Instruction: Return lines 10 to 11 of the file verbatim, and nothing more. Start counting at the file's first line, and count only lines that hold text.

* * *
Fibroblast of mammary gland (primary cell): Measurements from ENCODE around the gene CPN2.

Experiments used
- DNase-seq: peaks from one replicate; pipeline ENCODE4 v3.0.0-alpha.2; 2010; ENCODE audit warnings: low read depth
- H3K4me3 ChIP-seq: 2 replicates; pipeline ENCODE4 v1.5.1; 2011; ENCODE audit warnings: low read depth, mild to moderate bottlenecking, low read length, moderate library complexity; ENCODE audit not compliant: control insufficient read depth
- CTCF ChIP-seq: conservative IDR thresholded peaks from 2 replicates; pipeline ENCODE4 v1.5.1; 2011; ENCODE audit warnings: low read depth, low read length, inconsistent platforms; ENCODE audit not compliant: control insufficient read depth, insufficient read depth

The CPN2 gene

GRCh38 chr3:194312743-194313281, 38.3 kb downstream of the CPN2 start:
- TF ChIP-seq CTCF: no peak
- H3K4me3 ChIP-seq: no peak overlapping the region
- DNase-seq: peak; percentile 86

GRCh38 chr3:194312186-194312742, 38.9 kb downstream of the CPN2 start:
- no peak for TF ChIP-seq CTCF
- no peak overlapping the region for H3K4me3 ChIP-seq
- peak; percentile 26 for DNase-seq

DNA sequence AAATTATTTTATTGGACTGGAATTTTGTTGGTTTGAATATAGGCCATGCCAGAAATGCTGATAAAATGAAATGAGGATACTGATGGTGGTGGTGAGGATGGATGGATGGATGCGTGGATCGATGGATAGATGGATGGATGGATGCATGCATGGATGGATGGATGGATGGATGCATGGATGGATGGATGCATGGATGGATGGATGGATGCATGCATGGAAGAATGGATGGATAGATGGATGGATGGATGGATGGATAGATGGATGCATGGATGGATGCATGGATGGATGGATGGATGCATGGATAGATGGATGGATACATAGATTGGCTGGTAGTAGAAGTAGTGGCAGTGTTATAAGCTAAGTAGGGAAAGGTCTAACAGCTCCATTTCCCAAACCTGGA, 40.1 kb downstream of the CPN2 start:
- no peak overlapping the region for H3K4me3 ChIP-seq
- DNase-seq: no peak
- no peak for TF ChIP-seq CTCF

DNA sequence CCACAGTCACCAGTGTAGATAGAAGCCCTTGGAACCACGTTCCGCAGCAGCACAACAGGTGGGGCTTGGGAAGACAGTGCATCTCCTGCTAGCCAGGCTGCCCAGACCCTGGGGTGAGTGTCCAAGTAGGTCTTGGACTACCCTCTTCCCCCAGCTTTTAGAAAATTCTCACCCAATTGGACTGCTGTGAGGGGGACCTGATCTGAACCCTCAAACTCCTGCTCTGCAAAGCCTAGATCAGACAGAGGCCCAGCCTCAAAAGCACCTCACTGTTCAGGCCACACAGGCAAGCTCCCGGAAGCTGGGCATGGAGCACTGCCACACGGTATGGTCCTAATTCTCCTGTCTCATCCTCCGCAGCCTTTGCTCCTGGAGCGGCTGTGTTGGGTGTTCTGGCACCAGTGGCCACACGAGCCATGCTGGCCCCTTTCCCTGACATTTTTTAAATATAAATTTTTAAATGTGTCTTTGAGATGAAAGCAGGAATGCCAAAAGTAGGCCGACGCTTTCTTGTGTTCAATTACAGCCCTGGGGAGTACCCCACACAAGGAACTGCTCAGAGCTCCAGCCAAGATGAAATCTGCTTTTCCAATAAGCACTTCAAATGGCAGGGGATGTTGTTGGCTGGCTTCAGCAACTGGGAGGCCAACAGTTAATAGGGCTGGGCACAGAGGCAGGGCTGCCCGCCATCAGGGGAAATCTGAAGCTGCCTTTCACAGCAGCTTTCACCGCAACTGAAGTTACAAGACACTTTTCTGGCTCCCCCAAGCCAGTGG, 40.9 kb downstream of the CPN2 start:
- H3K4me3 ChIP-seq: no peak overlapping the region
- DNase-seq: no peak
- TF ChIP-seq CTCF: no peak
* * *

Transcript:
- DNase-seq: peak; percentile 86

GRCh38 chr3:194312186-194312742, 38.9 kb downstream of the CPN2 start: